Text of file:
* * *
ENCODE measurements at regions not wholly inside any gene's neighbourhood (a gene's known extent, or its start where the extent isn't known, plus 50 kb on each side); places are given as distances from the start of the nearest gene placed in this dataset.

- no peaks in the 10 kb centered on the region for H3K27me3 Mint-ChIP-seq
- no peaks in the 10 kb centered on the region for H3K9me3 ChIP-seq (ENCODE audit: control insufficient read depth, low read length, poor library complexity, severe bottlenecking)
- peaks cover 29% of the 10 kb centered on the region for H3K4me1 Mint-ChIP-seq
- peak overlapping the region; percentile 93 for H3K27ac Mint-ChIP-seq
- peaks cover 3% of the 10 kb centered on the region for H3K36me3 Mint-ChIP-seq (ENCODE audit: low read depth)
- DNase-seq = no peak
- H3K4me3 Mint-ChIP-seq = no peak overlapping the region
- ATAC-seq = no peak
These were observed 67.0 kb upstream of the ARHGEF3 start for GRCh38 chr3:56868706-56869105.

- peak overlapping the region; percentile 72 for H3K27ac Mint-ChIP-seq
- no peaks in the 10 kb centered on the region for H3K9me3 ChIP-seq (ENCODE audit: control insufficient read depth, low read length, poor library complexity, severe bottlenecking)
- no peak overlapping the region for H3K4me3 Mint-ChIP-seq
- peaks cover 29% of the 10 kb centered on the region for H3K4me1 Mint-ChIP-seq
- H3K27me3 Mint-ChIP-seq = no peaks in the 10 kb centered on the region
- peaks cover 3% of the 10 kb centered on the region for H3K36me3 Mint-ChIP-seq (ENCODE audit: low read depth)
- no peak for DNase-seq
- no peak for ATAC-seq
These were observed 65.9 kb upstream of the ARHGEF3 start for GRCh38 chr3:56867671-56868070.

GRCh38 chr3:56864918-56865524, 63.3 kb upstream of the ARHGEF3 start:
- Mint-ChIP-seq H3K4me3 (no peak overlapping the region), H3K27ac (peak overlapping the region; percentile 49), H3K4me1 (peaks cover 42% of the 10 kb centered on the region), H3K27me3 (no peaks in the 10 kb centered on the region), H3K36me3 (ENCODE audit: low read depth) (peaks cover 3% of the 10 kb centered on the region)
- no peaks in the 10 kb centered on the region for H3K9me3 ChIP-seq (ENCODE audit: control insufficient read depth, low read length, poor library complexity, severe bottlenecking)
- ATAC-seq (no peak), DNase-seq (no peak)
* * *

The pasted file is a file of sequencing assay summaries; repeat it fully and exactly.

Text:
ENCODE measurements at regions not wholly inside any gene's neighbourhood (a gene's known extent, or its start where the extent isn't known, plus 50 kb on each side); places are given as distances from the start of the nearest gene placed in this dataset.

- no peaks in the 10 kb centered on the region for H3K27me3 Mint-ChIP-seq
- no peaks in the 10 kb centered on the region for H3K9me3 ChIP-seq (ENCODE audit: control insufficient read depth, low read length, poor library complexity, severe bottlenecking)
- peaks cover 29% of the 10 kb centered on the region for H3K4me1 Mint-ChIP-seq
- peak overlapping the region; percentile 93 for H3K27ac Mint-ChIP-seq
- peaks cover 3% of the 10 kb centered on the region for H3K36me3 Mint-ChIP-seq (ENCODE audit: low read depth)
- DNase-seq = no peak
- H3K4me3 Mint-ChIP-seq = no peak overlapping the region
- ATAC-seq = no peak
These were observed 67.0 kb upstream of the ARHGEF3 start for GRCh38 chr3:56868706-56869105.

- peak overlapping the region; percentile 72 for H3K27ac Mint-ChIP-seq
- no peaks in the 10 kb centered on the region for H3K9me3 ChIP-seq (ENCODE audit: control insufficient read depth, low read length, poor library complexity, severe bottlenecking)
- no peak overlapping the region for H3K4me3 Mint-ChIP-seq
- peaks cover 29% of the 10 kb centered on the region for H3K4me1 Mint-ChIP-seq
- H3K27me3 Mint-ChIP-seq = no peaks in the 10 kb centered on the region
- peaks cover 3% of the 10 kb centered on the region for H3K36me3 Mint-ChIP-seq (ENCODE audit: low read depth)
- no peak for DNase-seq
- no peak for ATAC-seq
These were observed 65.9 kb upstream of the ARHGEF3 start for GRCh38 chr3:56867671-56868070.

GRCh38 chr3:56864918-56865524, 63.3 kb upstream of the ARHGEF3 start:
- Mint-ChIP-seq H3K4me3 (no peak overlapping the region), H3K27ac (peak overlapping the region; percentile 49), H3K4me1 (peaks cover 42% of the 10 kb centered on the region), H3K27me3 (no peaks in the 10 kb centered on the region), H3K36me3 (ENCODE audit: low read depth) (peaks cover 3% of the 10 kb centered on the region)
- no peaks in the 10 kb centered on the region for H3K9me3 ChIP-seq (ENCODE audit: control insufficient read depth, low read length, poor library complexity, severe bottlenecking)
- ATAC-seq (no peak), DNase-seq (no peak)